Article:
Watch a massive spool of cable roll down the highway

A spool of cable fell off a truck on Route 40 in Uniontown, Pennsylvania, turning the highway into a hyperrealistic video game.

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Compilation of Florida drivers discovering red lights are not optional

Believe it or not, Florida is only the 14th worst state for accidents, according to The Daily Beast's breakdown of per-capita stats. But its unique combination of aggression, stupidity and good weather (worst-state North Dakota has a pretty good excuse) puts it in a league of its own. Read the rest

Tesla autopilot warns of accident about to happen to the cars in front

In this footage from Europe, the autopilot on a Tesla warns driver Frank van Hoesel of an accident about to happen. He doesn't even realize why his car is braking suddenly until he sees the crash occur—forty yards away. Read the rest

Savor Tom Blachford's full-moon shots of vintage Palm Springs

Australian photographer Tom Blachford found a way to make vintage cars and midcentury modern Palm Springs homes look classic yet strikingly modern: shoot them on long exposures under a full moon. The resulting series, Midnight Modern, is worth checking out. Read the rest

Accurate map of world's most famous racetracks and motorsport courses

If you've ever played a car racing video game, some of these shapes may be familiar, but Matt Dunlop built on the work of several others to create this fascinating map of the world's famous motorsport courses.

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Car horns used to communicate "filthy language"

In 1945, police initiated a campaign to stop people from beeping their car horns in Morse Code to "signal out 'vile and filthy language,'" according to the Ottawa Journal on January 18.

Amazing that back then enough people recognized the encoded vulgarities to convince the police to take action, and the media to cover it. (Weird Universe)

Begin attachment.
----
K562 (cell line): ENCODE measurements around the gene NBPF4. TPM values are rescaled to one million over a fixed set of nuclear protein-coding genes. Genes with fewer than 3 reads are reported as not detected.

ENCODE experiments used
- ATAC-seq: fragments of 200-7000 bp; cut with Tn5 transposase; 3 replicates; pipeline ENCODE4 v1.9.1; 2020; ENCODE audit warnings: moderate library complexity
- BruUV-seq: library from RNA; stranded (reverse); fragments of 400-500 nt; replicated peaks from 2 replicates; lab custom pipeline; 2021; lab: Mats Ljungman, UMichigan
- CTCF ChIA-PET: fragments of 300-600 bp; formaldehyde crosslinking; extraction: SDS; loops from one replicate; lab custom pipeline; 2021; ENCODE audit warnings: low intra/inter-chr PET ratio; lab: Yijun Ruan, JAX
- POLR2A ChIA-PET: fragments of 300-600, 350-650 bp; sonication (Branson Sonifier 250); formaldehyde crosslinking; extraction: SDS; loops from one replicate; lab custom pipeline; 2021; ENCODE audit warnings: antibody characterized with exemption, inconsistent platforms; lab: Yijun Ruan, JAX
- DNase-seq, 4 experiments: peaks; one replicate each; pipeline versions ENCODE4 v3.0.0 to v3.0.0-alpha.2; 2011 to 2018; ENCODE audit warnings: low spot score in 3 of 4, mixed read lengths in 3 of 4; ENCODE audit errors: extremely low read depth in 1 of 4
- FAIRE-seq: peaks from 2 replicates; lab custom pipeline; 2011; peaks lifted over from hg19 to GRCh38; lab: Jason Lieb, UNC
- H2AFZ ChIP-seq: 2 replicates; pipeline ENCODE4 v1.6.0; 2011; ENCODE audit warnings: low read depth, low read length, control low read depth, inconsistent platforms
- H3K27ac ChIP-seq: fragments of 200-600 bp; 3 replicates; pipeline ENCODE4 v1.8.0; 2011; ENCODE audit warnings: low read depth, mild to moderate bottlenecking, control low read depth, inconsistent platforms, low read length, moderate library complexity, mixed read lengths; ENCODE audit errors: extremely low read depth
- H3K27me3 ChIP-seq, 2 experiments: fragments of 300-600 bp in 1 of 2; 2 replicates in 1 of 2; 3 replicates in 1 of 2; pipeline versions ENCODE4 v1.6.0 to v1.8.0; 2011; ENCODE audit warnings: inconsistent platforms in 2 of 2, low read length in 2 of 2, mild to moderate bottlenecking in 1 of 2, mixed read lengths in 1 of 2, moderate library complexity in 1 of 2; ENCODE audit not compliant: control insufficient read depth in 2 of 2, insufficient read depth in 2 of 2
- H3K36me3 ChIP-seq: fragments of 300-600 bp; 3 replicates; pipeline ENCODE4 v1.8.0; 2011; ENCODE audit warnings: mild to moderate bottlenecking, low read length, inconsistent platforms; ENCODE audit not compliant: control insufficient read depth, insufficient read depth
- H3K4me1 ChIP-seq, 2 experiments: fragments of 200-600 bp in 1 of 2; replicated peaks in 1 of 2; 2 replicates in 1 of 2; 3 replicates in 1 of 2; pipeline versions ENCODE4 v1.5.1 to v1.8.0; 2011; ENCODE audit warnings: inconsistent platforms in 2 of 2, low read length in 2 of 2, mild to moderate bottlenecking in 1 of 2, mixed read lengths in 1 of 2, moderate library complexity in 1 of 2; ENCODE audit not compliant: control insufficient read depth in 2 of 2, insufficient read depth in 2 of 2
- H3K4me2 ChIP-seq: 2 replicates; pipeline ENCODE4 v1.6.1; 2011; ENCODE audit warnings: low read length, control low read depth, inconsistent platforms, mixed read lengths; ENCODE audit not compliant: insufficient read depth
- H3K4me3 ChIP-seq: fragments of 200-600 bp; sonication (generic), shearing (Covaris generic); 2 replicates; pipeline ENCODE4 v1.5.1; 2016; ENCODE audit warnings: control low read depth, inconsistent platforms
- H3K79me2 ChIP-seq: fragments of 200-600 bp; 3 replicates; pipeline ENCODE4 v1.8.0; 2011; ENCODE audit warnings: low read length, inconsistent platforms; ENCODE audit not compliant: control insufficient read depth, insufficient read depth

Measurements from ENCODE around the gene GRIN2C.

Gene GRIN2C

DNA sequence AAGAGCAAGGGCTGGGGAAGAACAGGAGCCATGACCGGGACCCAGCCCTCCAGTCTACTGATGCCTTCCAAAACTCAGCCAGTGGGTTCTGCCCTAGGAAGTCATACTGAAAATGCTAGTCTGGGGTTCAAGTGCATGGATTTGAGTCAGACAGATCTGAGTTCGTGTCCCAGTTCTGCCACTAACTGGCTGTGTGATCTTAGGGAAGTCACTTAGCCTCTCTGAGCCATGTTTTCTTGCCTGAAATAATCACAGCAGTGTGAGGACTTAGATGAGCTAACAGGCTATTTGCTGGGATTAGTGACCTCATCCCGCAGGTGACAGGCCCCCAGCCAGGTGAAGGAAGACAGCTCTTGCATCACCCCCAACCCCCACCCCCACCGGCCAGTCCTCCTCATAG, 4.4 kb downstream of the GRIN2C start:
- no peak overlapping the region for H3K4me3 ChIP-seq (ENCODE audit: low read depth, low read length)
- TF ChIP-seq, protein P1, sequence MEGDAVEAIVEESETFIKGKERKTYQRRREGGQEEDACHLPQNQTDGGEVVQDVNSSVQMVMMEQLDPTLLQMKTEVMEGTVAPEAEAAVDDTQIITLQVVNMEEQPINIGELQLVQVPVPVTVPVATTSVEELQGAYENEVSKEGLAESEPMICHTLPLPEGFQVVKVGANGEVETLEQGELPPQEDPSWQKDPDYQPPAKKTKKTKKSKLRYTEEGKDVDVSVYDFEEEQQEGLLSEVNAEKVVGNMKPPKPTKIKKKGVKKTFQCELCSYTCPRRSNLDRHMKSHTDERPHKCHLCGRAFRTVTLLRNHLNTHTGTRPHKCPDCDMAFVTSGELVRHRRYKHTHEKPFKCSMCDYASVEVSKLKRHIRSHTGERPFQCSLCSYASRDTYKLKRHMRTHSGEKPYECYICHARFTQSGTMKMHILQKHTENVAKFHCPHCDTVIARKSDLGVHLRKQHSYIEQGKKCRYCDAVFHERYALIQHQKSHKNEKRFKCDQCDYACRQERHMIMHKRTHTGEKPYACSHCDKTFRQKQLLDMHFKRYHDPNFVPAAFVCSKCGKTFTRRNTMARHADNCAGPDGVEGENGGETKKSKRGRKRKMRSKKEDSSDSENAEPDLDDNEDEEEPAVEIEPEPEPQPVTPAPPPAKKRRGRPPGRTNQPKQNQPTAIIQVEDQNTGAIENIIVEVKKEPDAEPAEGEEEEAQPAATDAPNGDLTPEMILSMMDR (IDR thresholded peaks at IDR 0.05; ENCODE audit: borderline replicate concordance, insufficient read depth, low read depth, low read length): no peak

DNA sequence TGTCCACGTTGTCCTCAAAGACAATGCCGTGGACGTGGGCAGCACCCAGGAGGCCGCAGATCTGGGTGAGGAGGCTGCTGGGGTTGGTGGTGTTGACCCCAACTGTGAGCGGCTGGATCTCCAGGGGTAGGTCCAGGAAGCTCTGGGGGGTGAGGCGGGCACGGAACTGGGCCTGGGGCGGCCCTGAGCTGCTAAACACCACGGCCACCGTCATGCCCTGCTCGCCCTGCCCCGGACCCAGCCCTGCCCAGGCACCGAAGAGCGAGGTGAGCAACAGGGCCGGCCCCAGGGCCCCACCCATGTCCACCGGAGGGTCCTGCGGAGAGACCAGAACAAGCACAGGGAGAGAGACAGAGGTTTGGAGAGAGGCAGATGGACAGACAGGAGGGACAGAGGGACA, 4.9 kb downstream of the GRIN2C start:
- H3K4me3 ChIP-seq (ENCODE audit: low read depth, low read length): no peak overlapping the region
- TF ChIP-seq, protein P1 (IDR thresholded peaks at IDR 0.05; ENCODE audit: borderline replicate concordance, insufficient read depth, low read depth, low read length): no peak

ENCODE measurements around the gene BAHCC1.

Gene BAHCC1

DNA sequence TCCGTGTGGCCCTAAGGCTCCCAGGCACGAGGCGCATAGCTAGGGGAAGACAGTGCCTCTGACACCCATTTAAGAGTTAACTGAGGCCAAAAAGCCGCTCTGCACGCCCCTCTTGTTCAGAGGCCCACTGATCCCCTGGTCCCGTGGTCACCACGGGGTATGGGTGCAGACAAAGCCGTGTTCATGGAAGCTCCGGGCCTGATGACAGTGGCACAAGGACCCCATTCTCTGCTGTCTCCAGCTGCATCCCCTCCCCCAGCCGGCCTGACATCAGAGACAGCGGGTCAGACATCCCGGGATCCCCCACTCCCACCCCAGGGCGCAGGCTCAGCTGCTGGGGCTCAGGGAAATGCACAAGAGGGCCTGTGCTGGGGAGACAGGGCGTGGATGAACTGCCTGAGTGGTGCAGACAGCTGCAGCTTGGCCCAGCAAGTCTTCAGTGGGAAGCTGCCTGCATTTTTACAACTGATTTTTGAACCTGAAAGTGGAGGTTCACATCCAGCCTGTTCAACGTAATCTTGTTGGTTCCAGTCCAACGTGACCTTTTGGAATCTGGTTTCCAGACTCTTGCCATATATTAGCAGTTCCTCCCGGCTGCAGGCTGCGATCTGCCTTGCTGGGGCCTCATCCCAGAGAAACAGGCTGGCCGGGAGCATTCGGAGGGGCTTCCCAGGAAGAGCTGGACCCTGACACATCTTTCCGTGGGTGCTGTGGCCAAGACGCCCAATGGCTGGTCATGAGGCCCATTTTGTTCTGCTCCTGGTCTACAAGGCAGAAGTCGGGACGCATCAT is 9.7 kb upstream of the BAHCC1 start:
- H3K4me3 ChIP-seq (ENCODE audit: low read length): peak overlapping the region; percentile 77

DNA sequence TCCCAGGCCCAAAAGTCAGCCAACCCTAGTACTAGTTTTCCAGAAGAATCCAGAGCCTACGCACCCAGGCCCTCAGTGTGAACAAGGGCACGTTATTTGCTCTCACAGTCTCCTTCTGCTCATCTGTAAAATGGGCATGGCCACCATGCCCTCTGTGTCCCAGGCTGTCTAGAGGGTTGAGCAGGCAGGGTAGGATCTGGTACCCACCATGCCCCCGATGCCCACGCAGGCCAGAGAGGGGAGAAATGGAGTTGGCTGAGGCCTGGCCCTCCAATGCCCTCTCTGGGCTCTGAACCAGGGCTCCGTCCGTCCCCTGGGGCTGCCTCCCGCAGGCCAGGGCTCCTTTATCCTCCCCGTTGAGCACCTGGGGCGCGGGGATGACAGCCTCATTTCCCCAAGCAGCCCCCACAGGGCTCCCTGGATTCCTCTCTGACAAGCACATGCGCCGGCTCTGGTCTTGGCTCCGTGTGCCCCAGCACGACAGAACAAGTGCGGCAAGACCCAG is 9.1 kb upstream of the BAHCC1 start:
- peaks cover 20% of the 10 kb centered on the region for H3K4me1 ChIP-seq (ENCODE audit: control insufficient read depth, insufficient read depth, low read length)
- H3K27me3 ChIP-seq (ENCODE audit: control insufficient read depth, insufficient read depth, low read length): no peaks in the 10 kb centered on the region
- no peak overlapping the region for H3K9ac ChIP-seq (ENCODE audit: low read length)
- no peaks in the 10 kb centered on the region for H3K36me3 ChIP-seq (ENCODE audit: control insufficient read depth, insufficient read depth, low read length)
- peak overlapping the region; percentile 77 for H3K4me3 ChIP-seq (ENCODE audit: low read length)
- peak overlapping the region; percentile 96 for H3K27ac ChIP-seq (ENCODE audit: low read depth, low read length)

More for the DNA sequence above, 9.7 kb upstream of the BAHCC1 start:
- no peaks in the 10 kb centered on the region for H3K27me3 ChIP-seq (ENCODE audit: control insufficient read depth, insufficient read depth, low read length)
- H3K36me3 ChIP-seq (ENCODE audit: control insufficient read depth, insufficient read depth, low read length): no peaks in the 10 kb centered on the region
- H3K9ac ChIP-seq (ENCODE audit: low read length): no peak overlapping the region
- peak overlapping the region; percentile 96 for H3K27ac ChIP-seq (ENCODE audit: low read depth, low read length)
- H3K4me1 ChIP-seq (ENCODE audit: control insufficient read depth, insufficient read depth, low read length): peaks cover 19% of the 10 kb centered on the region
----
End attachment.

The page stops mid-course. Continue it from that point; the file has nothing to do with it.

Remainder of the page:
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Autonomous driving simulators may help reduce driverless anxiety

Visteon makes high-definition dashboard displays for instrument clusters, navigation panels, and entertainment systems. They also know the future is autonomous driving, and to help anxious customers get a sense of the technological possibilities, they are developing driving simulators that demonstrate manual vs. autonomous driving conditions. Read the rest

Watch this time-lapse Lego build of life-size 1964 Ford Mustang

To be specific, it's a model of a first year Mustang coupe, known as a 1964 1/2 model. From LEGOLAND Florida Resort where it's on permanent display:

Made out of 194,900 LEGO and DUPLO® bricks, the giant model (named #BrickPony) took approximately 1,200 hours to assemble by a team of veteran Master Builders at LEGO Systems, Inc., in Enfield, Conn.

#BrickPony measures more than 15 feet long, nearly 6 feet wide and more than 4 feet tall. It weighs 1,712 pounds, of which 960 pounds are LEGO bricks and 752 pounds is its aluminum chassis.

A few surprises were added under its hood, including a virtual horn and the sounds of a real Mustang engine — a first for a life-size LEGO vehicle — plus working headlights and taillights.

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Crash test: Nissan sold in Mexico vs. Nissan sold in USA

Safety standards matter. The cheapest Nissan sold in Mexico, the Tsuru, and the cheapest Nissan sold in the USA, the Versa, were driven into one another at 40 miles per hour. You don't want to be in either car, but you definitely don't want to be in the Tsuru.

A car-to-car test between a 2015 Nissan Tsuru, the least expensive sedan sold by Nissan in Mexico, and a 2016 Nissan Versa, the least expensive sedan sold by Nissan in the United States. With a 50% overlap and each vehicle travelling at 40 mph (64 km/h) the test highlights the significant differences in safety standards between these two baseline models sold by the same manufacturer in different markets.

Wired reports that the Tsuru (basically a 1990s Sentra) is being put to pasture soon, and that Mexico is toughening its car safety laws. Read the rest

Police bumper that deploys a net to snag escapee's tires during car chase

The Grappler is a device that unfurls from a police car's front bumper during a car chase to snag the perp's tires and lock up their wheels. Of course, the fleeing suspect's car may be outfitted with its own James Bond-esque auto tech like a smoke screen or caltrop release mechanism.